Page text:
Former Olympic curling hopeful now cheering Team USA from the priesthood

Andrew Roza, pictured during a national curling tournament in 2000, won bronze twice at World Junior tournaments before becoming a priest. Photo courtesy of Andrew Roza    

(RNS) — When the men’s and women’s Olympic curling teams take to the ice this week in Pyeongchang, they can count on some friends in high places.

The sport, which involves a four-person team sliding a “rock” across ice and sweeping with a broom to guide its path, confounds the unfamiliar but has attracted some famous fans. Serena WilliamsMr. T and NFL superstar J.J. Watt all have tweeted about the sport as faster-paced mixed doubles curling made its Olympic debut last week.

Advertisement

 

They join the Rev. Andrew Roza, a former Olympic hopeful turned vocations director for the Archdiocese of Omaha, who said he’ll be talking to God about the Team USA curlers during this year’s Winter Olympics.

“I’ll be praying for them. I don’t hesitate to ask — why not?” Roza said, laughing. “There’s nothing wrong with asking God. He can say whatever he wants, but he tells us to ask for what we want.”

Roza, 37, and his teammates finished fourth in the Olympic trials for the 1998 Winter Games, which took place in Nagano, Japan. There, only the top U.S. team competed.

Even then, at 17 and a junior in high school, he felt the calling to the priesthood. But a question nagged: Who knows what he could do with another four years of training? He’d be a junior in college when the next Winter Olympics rolled around.

“At that point I made the commitment to give it one more shot. The understanding was whenever that shot was over, I’d go on to seminary and kind of move on with life and maybe the more serious questions,” he said.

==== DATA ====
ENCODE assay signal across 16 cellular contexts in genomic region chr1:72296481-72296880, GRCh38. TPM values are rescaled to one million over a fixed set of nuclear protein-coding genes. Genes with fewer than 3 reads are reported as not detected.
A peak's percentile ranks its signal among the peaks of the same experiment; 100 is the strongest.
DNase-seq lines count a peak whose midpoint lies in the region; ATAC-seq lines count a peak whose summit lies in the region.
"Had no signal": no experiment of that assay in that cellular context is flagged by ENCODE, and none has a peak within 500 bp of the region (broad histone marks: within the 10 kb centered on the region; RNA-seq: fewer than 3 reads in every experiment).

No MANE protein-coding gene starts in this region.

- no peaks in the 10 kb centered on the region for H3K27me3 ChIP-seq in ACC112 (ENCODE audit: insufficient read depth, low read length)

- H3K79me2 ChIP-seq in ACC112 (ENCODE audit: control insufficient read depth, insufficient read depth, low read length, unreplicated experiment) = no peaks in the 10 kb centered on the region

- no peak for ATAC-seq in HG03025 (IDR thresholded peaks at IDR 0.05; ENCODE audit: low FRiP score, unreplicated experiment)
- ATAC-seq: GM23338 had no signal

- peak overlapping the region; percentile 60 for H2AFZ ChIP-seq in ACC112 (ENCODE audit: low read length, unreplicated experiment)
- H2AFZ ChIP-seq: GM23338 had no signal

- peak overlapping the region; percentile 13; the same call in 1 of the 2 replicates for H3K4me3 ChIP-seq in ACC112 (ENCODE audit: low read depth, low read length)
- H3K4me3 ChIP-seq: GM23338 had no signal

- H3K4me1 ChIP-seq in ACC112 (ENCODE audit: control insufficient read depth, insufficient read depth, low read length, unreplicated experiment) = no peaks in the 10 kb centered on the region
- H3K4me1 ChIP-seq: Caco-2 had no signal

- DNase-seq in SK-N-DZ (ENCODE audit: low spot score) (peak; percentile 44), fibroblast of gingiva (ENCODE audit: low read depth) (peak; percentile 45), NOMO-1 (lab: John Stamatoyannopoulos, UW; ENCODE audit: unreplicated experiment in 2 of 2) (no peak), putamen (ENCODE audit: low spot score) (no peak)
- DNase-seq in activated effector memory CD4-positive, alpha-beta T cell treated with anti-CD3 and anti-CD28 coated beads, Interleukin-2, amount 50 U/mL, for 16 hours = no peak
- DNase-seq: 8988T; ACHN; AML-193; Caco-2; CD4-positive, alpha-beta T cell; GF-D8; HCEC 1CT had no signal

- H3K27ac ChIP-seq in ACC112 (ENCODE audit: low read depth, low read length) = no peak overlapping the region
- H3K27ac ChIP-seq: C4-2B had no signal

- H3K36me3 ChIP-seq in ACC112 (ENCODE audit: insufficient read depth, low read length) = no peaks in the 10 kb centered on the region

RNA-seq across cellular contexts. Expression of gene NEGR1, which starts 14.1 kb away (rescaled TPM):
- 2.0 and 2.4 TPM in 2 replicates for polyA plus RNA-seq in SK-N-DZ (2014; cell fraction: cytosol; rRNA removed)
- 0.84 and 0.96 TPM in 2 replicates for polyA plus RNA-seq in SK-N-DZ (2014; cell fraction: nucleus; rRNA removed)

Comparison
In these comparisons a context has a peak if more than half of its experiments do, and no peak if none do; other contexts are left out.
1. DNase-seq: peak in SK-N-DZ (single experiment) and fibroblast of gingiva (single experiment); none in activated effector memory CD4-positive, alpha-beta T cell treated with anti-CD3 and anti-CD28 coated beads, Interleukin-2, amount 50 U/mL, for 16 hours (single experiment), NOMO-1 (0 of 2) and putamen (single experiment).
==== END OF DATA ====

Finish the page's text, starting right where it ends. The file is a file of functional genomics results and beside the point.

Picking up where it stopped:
Roza, 37, and his teammates finished fourth in the Olympic trials for the 1998 Winter Games, which took place in Nagano, Japan.

For the next four years, he focused on curling and the 2002 Winter Games in Salt Lake City.

But when his team failed to qualify for that Olympics, he felt at peace hanging up his broom. He had three U.S. junior championship victories under his belt.

At the time, U.S. Curling Association chief operating officer Rick Patzke told the Calgary Herald, “It was a little bit of a shock to see him walk away.”

It wasn’t as if Roza was too old to give it yet another try: Several curlers on Team Shuster — this year’s men’s Olympic team, named for its skip, or captain, John Shuster — are in their mid-30s. But Roza said he’s happy to play a different position, cheering for many of the same athletes he once competed with or against, including Tyler George, the vice skip of Team Shuster.

Roza started curling when he was growing up in Omaha, following his older brother, who was introduced to the sport by a friend whose family had played for generations in Wisconsin. When Roza was in seventh grade, a spot opened up on a competitive team.

Curling originated on the frozen lochs and ponds of Scotland and continues to be popular in Sweden, Norway and especially Canada. Curling clubs can be harder to find in the United States — USA Curling lists about 165 member clubs in 43 states — but is especially popular in states with similarly wintry climes such as Wisconsin and Minnesota, the only states from which Team USA members hail this year.

Roza said he’s happy to play a different position, cheering for many of the same athletes he once competed with or against.